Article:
Based on an analysis of new U.S. Census Bureau data released yesterday, expiration of the Generalized System of Preferences (GSP) program cost American companies at least $97 million in September 2021. Congressional authorization for GSP expired on December 31, 2020. Citing these growing costs along side Covid-related and supply chain challenges, over 300 U.S. companies and associations sent a letter to Congressional trade leaders urging GSP retroactive renewal in late September.

From January-September 2021, American companies paid at least $763 million in extra taxes as a result of GSP expiration. Imports into 38 states (plus Puerto Rico) paid at least $1 million in tariffs due to GSP expiration. The map below shows estimated tariffs paid for products claiming GSP by state.

September was the most expensive month of GSP expiration yet for eight states: Alabama, Arizona, Georgia, Hawaii, Iowa, Nebraska, New Hampshire, Utah, and Virginia. GSP expiration costs have a direct, negative impact on American companies ability to remain competitive, particularly small businesses.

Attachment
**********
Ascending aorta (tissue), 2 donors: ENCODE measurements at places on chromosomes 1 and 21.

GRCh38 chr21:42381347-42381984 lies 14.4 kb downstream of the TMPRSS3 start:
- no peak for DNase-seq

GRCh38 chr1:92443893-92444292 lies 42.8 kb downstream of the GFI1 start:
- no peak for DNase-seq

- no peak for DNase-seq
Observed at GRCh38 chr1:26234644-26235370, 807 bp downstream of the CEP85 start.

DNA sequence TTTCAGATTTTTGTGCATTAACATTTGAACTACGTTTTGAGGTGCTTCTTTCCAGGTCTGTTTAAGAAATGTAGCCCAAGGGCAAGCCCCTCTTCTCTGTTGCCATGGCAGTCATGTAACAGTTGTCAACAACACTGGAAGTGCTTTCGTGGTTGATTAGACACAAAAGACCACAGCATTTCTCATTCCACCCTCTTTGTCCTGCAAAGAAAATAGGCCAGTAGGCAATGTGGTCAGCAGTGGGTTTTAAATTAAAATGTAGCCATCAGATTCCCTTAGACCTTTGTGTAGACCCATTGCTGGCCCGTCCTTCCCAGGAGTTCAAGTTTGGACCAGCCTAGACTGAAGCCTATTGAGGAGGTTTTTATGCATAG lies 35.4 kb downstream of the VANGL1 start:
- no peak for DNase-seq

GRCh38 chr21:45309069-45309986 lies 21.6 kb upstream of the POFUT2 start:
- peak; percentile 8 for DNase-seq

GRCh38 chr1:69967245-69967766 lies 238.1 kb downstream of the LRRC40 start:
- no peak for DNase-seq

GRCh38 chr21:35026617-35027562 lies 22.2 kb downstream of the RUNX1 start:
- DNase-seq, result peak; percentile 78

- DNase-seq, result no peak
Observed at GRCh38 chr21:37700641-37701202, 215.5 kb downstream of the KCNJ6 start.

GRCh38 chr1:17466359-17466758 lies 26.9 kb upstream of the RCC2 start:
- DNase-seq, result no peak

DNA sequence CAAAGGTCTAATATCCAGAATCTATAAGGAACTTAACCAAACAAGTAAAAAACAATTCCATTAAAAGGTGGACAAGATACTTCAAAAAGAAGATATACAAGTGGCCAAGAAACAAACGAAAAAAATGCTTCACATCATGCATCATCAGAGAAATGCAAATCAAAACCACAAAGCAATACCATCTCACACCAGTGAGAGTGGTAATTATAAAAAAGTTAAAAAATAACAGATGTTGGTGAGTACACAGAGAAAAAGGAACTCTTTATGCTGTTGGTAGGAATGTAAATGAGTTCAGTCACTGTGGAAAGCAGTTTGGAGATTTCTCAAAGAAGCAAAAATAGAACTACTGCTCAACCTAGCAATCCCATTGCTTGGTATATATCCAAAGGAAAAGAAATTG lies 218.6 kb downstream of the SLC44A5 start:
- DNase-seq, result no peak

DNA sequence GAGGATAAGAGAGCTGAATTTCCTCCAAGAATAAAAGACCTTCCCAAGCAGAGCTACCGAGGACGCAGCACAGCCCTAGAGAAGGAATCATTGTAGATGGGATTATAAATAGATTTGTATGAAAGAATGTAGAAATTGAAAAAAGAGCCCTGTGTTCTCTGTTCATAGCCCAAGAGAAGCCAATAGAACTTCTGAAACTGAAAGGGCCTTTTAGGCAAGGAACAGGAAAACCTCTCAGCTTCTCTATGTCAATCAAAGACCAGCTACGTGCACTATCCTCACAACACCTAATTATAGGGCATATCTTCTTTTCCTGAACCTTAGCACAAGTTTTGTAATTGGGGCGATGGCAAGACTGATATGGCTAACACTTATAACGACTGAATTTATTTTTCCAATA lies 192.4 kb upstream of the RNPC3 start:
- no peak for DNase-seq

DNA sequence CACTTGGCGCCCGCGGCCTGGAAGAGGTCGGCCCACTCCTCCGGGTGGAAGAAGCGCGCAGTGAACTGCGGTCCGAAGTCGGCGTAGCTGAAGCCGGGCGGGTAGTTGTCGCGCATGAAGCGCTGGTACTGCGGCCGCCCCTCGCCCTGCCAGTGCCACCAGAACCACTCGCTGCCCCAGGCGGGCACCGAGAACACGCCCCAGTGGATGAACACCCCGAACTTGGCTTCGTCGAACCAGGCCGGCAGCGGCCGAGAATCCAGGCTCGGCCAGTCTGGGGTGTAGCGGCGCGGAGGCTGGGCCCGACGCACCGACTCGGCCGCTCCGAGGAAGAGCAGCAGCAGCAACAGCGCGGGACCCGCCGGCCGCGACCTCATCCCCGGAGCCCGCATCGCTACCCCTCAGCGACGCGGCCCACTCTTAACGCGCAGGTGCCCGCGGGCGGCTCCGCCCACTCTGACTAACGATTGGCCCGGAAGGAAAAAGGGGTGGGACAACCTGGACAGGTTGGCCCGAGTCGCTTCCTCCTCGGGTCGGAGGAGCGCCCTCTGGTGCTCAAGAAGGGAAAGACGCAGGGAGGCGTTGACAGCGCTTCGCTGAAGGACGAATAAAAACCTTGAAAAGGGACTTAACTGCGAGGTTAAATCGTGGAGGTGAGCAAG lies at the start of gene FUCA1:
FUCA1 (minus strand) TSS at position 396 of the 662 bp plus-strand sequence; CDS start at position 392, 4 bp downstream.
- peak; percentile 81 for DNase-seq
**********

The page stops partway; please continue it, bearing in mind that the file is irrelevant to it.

As one California small business owner emailed today: “Right now the Treasury department is enjoying about $750,000 of the money I paid for duty. At the same time I am having to borrow money to fund the business. Seems a bit wacky.”

It is critical that Congress renew GSP – with refunds for tariffs paid – as soon as possible. We strongly encourage GSP importers hurt by expiration to answer our new survey here. As always, no company-specific details will be published without permission.